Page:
Coffee – From 2.30 pm

Lecture – 3pm


As part of the symposium organised by Karen Till (Maynooth University), Mapping Spectral Traces: The Place of the Wound, Professor Mindy Fullilove will give a public lecture on Friday afternoon 14 October in Trinity College. Prof. Fullilove is an amazing speaker and activist, as well as public and social health expert. No registration is necessary. Hope to see you there.

Professor Mindy Thompson Fullilove, MD HON AIA, is Professor of Clinical Psychiatry and Public Health at Columbia University and Professor of Urban Policy and Health at The New School in New York. Dr. Fullilove has conducted research on AIDS and other epidemics of poor communities, with a special interest in the relationship between the collapse of communities and decline in health. She has also published numerous articles, book chapters, and monographs, and has worked with planners, designers and architects on projects linking communities to healthy urban ecologies. Her book publications include Root Shock: How Tearing up City Neighborhoods Hurts America, and What We Can Do About It (2005, One World) and Urban Alchemy: Restoring Joy in America’s Sorted-Out Cities (2013, New Village Press).

'Dr Dan Explains Gentrification'

Dr Dan Explains Gentrification

In a recent piece in the Irish Independent (which is a reprint of part of the latest house price report), Ronan Lyons outlines what he refers to as ‘accidental gentrification’. This is brought up via a wider discussion of the housing market in Dublin as follows:

“What is clear is the different trend emerging between the cheapest and dearest areas. The strongest price growth is currently in previously unfashionable postcodes – the market’s judgment, not mine!

The link between incomes and house prices has forced people to reconsider some of their implicit assumptions about where to look when buying a home – leading to what might be termed ‘accidental gentrification’.”

The point is not to question whether or not gentrification is happening, and, as I will discuss later, I agree that it poses considerable challenges for the social reconfiguration of Dublin. However, invoking a notion of ‘accidental gentrification’ is not just a throw-away catch phrase, but encapsulates a highly questionable attitude to the dynamics of housing and urban change. One of the predominant dangers of the notion of ‘accidental gentrification’ is that it makes it seem as though it is an unstoppable force that has no discernible cause bar the ‘market’. Instead, the market is made out to have its own agency in making judgements about place. This perspective builds upon much of the current representation of gentrification within media discourse as though almost a natural force. Indeed, in this highly mediated world, gentrification has increasingly been put across as a form of saviour from ‘blight’ and ‘decay’, which are also outlined as inevitable parts of urban change. The notions that both urban decline and renewal operate in a form of power vacuum have been central to critiques of gentrification over the last forty years or so. Furthermore, there is, as Tom Slater has pointed out, nothing ‘natural’ about gentrification. Much of the literature on the topic has demonstrated how gentrification is symbolic of the inherent unevenness of contemporary capitalist cities and how this becomes represented through numerous factors such as rounds of disinvestment and investment, social class, and questions of ‘taste’.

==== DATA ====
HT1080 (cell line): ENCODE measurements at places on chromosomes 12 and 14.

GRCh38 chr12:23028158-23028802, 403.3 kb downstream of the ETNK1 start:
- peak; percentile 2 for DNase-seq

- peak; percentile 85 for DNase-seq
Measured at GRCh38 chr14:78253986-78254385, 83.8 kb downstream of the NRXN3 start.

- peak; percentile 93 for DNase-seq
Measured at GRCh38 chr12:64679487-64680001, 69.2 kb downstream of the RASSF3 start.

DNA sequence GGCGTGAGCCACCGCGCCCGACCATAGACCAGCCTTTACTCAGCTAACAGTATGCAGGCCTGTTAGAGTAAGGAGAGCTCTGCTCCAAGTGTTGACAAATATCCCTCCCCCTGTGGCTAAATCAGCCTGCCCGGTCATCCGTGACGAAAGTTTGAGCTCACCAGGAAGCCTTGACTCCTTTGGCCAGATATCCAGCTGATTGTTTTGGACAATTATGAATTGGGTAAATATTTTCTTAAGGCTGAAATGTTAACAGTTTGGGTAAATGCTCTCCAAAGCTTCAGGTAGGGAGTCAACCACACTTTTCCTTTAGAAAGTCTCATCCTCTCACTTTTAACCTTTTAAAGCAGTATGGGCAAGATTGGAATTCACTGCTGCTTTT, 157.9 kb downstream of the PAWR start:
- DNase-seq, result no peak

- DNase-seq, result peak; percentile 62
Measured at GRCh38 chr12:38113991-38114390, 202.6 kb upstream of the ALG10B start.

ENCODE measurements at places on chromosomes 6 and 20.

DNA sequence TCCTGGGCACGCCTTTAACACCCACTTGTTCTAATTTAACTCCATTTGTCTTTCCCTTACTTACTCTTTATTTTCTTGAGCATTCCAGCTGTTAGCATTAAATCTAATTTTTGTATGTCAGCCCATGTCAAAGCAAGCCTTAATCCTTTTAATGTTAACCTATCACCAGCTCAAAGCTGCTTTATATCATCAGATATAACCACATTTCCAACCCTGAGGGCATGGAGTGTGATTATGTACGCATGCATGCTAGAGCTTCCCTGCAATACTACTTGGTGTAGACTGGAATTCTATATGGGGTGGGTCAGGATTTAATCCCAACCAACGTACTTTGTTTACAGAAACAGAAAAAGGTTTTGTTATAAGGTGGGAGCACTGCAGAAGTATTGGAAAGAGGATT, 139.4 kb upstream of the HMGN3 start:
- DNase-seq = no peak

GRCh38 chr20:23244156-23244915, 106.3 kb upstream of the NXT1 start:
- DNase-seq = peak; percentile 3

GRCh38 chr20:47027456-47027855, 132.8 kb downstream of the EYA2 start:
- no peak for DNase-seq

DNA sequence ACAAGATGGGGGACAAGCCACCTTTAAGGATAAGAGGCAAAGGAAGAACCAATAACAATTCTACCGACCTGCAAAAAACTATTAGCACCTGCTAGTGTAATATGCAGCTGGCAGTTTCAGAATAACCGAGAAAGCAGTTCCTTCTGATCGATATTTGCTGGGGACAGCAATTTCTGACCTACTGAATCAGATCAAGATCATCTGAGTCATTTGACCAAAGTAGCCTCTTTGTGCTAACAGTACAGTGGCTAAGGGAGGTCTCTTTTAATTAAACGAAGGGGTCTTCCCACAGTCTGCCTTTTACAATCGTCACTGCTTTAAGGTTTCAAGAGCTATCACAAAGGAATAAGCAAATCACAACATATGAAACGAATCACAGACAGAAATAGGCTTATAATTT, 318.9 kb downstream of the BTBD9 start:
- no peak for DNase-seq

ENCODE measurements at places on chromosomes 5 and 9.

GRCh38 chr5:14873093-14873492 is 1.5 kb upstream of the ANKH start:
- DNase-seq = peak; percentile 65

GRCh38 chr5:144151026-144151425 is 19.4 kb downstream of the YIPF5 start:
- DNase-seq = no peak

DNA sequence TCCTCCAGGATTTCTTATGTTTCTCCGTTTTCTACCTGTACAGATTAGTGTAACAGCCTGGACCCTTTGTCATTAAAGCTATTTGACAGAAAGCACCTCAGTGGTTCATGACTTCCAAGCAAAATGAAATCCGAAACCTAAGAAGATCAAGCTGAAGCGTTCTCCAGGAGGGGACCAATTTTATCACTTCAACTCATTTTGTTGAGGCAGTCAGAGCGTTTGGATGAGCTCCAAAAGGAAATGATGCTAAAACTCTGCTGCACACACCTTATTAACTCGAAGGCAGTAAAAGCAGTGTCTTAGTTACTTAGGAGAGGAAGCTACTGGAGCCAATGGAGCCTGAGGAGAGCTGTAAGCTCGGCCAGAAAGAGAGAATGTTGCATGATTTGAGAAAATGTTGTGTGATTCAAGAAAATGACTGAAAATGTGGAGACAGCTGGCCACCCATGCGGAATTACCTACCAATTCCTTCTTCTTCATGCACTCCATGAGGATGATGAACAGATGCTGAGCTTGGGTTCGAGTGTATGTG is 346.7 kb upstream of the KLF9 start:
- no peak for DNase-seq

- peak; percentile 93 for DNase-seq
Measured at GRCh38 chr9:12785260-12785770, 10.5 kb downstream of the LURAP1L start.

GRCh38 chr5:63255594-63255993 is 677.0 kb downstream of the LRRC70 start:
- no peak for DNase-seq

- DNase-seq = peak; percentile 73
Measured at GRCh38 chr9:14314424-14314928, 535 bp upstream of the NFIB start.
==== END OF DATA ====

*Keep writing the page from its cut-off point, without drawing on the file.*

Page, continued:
In evoking a notion of a ‘accidental gentrification’, Lyons seems to be attempting to differentiate between different degrees of desire to live within a particular area. However, there is nothing accidental about this and the relationship between gentrification and notions of choice and compromise have formed a central feature of gentrification debates over the last number of decades. Indeed, perhaps the most lucid examination of the compromises of gentrification is the work of Sharon Zukin. In particular, Zukin has outlined the relationship between culture and capital in the urban core as a form of ‘historic compromise’. In making compromises, different groups have, to different levels of success, drawn on their own resourcefulness, such as lobbying, to promote their own social agenda in a particular locale.

While there may well be different levels of perceived desire to move to an urban locale, decision making needs to be considered in the context of wider processes and how they play out in different contexts. Not least in this is affordability and access to capital, factors that are by no means an accident. The combination of these factors may vary, but are of key importance in understanding gentrification. It could be the ‘artist pioneer’ in search of a new ‘frontier’ and cheaper rent, the, by now, almost cliched notion of the tech worker seeking the new fashionable location, or, the movement of the middle class to less well off parts of the suburbs. This is not even to mention the role of property agents, investors and banks. If the, at times highly charged, debates about gentrification over the last fifty years have thought us anything it is the myriad of actors and forces involved in urban change.

To declare any form of gentrification as a type of accident is not only highly reductionist, but it is severely misleading about the realities of urban transformation. It is as though the areas in question are a form of black hole into which house buyers involuntarily fall. This goes way beyond the rather problematic notions of gentrification as a ‘natural force’ and ventures into the realms of gentrification as a form of mystical activity that just happens. When taken to its logical conclusion, it could almost seem as though all housing choice is some form of accident.